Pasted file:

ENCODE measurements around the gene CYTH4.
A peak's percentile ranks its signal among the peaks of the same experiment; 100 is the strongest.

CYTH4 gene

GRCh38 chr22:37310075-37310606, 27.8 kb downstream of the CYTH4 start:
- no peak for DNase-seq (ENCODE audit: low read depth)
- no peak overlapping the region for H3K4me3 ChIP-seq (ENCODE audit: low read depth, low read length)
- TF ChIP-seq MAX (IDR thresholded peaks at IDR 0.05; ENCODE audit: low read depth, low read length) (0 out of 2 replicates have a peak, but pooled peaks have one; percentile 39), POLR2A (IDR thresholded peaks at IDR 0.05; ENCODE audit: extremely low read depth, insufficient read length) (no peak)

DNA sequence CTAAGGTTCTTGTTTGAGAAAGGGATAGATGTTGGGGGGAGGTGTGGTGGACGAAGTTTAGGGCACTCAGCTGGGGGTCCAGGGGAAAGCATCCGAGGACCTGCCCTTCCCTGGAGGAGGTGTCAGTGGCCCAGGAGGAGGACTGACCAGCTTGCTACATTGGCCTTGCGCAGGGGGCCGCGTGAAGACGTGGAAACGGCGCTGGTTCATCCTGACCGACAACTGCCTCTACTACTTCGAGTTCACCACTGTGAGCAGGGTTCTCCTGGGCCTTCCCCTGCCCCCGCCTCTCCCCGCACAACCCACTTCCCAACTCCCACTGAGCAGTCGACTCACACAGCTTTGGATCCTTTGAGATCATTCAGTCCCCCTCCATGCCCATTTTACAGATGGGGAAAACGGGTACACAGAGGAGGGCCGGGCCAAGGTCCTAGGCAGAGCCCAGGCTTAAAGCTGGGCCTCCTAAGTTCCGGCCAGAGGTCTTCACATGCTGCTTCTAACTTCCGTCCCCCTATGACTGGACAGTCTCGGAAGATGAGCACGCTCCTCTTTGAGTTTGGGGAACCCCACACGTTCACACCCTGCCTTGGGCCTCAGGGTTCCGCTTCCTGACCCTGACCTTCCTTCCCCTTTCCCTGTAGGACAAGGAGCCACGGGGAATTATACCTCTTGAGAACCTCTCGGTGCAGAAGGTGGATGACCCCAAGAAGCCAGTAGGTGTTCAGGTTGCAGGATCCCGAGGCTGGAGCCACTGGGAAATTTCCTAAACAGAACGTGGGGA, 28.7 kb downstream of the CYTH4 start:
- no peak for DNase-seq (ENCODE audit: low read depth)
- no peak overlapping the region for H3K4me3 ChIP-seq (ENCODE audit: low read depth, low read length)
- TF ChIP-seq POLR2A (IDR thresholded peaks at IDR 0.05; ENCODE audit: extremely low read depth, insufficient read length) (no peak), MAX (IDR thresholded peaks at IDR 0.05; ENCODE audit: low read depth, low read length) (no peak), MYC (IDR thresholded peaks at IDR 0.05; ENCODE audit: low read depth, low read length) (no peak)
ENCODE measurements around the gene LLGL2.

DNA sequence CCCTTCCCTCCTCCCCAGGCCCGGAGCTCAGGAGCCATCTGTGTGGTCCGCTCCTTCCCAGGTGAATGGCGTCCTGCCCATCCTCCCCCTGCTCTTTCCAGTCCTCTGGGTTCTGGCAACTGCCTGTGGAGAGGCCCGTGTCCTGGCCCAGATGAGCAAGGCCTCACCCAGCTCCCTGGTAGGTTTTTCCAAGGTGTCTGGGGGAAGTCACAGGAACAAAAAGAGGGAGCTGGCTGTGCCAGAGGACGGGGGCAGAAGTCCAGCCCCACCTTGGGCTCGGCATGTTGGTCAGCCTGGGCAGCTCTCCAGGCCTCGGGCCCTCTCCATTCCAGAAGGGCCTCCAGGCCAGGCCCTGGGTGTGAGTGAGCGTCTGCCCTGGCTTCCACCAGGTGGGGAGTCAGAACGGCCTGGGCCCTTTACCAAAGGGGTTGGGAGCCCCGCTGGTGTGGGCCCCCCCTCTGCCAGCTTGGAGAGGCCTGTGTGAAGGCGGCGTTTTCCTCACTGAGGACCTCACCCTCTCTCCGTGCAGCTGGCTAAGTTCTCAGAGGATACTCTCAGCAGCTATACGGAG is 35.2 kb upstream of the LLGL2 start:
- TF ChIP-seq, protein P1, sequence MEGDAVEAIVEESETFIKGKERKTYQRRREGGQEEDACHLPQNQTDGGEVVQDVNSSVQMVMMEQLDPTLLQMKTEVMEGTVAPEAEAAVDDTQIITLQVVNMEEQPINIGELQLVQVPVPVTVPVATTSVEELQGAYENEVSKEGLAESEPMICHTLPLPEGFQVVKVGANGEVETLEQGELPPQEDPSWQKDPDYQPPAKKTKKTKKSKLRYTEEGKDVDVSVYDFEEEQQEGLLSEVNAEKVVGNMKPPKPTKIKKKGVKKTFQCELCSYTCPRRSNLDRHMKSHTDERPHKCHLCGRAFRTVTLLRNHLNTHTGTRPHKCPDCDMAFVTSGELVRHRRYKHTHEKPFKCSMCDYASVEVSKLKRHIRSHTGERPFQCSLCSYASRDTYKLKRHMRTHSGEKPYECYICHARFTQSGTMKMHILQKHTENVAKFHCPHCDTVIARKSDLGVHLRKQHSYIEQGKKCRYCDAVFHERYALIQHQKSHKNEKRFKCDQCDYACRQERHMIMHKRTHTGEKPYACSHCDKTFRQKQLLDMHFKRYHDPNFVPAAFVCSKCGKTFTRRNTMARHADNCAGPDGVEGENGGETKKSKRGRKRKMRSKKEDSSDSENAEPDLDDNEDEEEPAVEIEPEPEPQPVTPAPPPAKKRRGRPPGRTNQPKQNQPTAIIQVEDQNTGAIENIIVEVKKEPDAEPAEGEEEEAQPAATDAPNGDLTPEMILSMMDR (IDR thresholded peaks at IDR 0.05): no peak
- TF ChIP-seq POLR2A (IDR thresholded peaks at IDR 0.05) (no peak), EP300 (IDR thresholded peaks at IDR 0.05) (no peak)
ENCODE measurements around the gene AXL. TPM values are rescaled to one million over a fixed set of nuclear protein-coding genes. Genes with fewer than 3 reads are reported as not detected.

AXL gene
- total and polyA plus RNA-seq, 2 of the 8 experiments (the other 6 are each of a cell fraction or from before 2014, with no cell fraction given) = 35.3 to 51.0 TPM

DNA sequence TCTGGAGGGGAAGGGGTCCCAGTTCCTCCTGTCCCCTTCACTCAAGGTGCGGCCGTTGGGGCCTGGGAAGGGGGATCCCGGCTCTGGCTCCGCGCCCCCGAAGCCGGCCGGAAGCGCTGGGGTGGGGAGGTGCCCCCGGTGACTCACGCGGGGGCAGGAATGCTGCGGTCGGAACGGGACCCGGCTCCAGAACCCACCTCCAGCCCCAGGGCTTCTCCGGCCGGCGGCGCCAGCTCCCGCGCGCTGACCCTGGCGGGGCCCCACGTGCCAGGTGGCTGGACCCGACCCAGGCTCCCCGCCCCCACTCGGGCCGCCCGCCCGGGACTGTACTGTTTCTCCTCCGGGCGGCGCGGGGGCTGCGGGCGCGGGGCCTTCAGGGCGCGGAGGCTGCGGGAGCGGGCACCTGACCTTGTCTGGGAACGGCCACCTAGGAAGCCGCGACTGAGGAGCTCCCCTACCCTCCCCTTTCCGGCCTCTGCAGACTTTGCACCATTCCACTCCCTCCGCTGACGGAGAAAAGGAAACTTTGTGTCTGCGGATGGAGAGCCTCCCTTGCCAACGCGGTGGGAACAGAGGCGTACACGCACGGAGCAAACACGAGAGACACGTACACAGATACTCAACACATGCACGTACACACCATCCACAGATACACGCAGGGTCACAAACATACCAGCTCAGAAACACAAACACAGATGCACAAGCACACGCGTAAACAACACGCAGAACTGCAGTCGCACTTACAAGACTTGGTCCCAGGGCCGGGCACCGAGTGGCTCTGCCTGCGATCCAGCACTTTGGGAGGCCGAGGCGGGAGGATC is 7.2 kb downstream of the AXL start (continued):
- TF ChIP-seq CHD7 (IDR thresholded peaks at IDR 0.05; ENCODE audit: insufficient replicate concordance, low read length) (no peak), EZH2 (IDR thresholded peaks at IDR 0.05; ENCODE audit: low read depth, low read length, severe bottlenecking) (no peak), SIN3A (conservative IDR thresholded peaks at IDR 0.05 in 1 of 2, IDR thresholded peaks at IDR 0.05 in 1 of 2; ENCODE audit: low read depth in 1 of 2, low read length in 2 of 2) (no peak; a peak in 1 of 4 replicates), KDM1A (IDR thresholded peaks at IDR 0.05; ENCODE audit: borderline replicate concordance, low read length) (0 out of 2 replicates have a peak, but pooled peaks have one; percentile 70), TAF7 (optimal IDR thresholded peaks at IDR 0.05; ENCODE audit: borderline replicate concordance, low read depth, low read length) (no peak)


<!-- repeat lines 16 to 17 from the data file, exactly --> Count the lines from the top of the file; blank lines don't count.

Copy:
ENCODE measurements around the gene AXL. TPM values are rescaled to one million over a fixed set of nuclear protein-coding genes. Genes with fewer than 3 reads are reported as not detected.

AXL gene